An Israeli research team of seven scientists examined the interactive effects of elevated atmospheric CO2 concentrations and drought on lemon trees.
Over a four-month period they exposed one-year-old saplings to one of three CO2 regimes: 400, 650 or 800 ppm, and two watering cycles: adequate water and drought.
Their results indicate that under adequate water conditions the CO2-enriched trees had greater rates of photosynthesis than those in ambient air (400 ppm), averaging 18% and 33% higher in the 650 and 850 ppm treatments, respectively.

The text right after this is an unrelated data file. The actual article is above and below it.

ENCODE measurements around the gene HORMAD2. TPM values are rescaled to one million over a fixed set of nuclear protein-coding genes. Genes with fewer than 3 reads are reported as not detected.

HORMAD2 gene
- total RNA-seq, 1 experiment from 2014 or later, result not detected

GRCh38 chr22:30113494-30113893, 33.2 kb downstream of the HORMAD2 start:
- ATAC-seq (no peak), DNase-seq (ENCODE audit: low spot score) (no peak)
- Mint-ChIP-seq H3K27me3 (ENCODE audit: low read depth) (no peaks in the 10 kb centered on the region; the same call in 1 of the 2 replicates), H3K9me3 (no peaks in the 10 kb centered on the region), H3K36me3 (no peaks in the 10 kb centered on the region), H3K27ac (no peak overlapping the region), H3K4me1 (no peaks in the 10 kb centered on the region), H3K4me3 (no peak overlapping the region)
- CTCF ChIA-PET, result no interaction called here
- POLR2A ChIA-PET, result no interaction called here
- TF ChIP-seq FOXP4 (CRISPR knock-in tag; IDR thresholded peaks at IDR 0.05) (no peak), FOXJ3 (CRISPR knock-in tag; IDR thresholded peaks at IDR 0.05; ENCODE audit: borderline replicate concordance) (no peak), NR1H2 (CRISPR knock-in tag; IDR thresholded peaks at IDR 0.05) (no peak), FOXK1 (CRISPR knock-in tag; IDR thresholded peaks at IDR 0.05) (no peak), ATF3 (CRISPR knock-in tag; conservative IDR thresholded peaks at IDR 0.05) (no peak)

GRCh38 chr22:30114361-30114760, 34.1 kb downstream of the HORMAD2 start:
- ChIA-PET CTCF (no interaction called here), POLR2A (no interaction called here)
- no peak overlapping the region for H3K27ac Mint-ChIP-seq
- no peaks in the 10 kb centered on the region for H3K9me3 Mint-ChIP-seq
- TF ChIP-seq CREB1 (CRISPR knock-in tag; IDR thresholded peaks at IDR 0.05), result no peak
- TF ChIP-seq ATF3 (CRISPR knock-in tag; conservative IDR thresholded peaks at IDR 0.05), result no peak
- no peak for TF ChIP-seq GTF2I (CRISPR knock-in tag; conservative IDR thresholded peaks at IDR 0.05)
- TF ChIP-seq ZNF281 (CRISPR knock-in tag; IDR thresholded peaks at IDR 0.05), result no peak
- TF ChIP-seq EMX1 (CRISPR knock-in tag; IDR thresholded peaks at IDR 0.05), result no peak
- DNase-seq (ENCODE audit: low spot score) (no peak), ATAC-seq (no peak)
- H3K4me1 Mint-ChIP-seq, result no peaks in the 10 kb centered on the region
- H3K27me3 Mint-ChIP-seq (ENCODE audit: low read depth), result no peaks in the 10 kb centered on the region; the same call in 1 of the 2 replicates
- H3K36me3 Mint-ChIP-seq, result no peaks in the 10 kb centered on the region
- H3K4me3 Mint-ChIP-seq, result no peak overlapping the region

Under drought conditions, trees in all CO2 treatments exhibited a negative carbon balance, although the balance was only about half as negative under elevated CO2 compared to control.
What is more, following the drought period and upon re-watering, the authors report that “photosynthesis recovered in all trees, but more so in trees grown under elevated CO2.”
In commenting on their findings, Paudel et al. say their results indicate that rising atmospheric CO2 increases tree growth and alleviates the effects of drought — it compensates for drought effects in lemon saplings via stomatal downregulation, increased soil moisture, and increased wood carbon storage.
CO2 is, was, and always will be, plant food.
For the full article, click here — co2science.org
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